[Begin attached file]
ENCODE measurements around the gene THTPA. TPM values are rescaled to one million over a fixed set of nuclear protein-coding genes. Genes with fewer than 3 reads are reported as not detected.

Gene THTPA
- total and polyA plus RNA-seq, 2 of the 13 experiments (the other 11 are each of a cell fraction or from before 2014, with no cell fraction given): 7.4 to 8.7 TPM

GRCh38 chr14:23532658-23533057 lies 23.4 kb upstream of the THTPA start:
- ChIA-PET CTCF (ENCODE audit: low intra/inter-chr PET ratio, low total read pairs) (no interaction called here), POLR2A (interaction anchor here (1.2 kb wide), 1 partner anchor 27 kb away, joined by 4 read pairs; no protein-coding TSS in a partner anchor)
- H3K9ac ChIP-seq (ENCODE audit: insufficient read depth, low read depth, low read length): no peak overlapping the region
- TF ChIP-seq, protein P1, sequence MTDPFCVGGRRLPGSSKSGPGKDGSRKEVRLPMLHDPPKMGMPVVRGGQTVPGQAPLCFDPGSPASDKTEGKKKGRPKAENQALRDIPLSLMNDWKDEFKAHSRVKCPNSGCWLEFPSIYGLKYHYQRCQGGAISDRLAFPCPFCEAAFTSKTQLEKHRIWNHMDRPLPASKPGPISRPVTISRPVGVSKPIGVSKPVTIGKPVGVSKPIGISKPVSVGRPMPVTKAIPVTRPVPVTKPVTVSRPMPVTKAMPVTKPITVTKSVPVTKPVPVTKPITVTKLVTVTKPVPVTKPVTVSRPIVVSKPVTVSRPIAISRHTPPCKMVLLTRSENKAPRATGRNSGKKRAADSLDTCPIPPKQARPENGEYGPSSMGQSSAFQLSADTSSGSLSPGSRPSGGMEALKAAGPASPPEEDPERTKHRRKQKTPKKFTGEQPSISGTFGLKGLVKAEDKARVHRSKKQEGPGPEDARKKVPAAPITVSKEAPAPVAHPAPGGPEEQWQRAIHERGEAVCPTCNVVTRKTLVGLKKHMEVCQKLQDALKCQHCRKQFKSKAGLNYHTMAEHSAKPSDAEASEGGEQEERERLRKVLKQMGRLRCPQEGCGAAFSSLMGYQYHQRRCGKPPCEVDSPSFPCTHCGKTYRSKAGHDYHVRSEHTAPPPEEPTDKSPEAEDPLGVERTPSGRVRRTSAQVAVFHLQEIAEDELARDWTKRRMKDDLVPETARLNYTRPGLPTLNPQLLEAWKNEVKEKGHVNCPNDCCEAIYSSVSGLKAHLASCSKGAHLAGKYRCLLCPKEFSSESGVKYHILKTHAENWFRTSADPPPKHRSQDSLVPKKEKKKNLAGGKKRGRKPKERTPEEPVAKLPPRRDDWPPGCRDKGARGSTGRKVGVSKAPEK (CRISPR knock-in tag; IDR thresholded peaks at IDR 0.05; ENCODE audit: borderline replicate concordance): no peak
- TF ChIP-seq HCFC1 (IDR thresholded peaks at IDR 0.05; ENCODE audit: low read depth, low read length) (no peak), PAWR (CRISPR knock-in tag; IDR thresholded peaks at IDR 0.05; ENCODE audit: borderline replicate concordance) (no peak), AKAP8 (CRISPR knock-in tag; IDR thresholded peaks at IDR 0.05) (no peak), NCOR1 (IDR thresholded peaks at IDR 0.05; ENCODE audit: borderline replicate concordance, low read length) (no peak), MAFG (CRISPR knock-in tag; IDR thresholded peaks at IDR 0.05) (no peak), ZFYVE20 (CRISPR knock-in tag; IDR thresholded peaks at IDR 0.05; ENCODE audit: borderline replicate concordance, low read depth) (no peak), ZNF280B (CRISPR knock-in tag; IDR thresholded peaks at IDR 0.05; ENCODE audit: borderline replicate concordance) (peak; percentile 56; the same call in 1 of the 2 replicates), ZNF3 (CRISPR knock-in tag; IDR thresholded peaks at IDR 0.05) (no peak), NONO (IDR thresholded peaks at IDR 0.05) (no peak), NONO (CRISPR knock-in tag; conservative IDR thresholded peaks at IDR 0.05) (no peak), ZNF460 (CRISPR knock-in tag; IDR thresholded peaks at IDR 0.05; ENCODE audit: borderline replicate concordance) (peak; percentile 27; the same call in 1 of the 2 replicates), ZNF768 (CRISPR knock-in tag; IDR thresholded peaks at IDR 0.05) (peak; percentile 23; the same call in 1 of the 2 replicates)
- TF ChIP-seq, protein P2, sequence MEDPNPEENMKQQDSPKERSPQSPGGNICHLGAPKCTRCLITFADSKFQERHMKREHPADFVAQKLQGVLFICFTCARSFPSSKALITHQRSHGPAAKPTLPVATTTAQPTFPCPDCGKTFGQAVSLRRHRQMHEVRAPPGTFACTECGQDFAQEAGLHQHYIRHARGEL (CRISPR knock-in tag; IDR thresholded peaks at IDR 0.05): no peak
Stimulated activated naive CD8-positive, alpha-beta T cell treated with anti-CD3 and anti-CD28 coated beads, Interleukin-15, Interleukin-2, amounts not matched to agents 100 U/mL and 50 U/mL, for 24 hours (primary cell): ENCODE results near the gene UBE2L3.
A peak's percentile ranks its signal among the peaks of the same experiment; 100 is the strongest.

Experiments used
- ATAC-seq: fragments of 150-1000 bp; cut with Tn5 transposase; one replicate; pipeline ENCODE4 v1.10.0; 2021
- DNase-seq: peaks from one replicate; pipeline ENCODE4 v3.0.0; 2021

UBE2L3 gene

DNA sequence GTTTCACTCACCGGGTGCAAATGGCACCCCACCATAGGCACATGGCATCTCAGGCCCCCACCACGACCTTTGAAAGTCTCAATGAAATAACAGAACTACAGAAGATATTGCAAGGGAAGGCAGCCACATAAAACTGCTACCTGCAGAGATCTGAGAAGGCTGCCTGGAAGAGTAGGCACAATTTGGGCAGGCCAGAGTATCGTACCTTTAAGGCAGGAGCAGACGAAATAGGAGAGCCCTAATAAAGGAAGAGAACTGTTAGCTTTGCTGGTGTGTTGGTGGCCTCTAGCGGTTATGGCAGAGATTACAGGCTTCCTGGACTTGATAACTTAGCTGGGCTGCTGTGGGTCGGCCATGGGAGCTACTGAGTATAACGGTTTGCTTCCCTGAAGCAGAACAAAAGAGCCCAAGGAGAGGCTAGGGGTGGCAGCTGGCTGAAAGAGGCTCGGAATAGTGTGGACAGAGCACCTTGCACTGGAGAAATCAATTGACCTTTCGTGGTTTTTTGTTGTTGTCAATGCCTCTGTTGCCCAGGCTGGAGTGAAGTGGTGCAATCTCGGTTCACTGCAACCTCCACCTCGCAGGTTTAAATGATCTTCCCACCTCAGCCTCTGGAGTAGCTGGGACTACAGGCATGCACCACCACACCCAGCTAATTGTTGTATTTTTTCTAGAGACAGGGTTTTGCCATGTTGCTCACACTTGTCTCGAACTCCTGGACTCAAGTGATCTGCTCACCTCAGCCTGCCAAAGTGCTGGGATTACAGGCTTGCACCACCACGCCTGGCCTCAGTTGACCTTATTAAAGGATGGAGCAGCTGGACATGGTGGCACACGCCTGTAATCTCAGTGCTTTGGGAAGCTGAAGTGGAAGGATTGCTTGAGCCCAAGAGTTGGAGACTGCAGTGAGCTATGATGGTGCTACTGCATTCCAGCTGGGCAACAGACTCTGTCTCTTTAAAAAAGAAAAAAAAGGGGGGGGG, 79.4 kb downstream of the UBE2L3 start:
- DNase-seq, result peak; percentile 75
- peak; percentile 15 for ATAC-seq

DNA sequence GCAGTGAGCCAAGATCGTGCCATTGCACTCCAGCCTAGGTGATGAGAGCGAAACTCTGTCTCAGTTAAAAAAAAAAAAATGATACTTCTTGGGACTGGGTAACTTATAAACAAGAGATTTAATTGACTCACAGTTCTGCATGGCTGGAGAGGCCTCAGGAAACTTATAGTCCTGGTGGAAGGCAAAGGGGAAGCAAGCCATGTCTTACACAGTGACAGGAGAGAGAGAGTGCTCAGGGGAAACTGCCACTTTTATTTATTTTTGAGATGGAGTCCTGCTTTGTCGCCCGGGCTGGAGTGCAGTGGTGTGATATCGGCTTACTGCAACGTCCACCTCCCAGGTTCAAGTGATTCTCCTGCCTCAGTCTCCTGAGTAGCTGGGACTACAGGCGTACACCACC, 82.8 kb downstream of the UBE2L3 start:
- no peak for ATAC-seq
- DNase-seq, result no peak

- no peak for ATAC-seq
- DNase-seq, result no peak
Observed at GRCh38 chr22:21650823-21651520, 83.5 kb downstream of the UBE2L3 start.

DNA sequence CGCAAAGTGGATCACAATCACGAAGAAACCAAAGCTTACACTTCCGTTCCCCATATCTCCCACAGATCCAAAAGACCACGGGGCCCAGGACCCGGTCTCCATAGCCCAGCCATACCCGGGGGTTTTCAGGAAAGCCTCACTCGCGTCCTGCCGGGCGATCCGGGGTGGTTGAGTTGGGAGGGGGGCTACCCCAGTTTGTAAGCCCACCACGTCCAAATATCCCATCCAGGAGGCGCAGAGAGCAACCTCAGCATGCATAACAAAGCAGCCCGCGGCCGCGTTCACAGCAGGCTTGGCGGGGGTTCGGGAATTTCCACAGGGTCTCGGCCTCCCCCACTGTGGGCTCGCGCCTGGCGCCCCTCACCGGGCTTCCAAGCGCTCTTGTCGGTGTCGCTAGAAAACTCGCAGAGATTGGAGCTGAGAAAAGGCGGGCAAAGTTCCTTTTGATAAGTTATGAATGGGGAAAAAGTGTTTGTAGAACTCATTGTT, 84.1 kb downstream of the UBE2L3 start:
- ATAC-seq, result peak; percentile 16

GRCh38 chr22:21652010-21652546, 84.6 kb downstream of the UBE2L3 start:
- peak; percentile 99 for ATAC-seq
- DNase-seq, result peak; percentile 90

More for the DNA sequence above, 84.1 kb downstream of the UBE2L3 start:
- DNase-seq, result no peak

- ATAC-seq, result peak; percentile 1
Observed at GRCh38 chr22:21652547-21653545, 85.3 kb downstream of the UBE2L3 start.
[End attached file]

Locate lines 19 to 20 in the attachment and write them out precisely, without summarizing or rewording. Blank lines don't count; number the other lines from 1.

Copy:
DNA sequence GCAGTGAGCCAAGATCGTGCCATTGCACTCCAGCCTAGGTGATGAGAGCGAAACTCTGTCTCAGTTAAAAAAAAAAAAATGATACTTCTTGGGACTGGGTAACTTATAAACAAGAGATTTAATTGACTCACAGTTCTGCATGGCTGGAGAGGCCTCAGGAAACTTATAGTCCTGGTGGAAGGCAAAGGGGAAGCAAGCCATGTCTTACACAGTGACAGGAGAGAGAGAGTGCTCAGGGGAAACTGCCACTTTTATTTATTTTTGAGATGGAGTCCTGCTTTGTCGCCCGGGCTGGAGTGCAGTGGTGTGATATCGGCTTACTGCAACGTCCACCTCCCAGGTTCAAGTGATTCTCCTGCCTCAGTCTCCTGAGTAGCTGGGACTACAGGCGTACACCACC, 82.8 kb downstream of the UBE2L3 start:
- no peak for ATAC-seq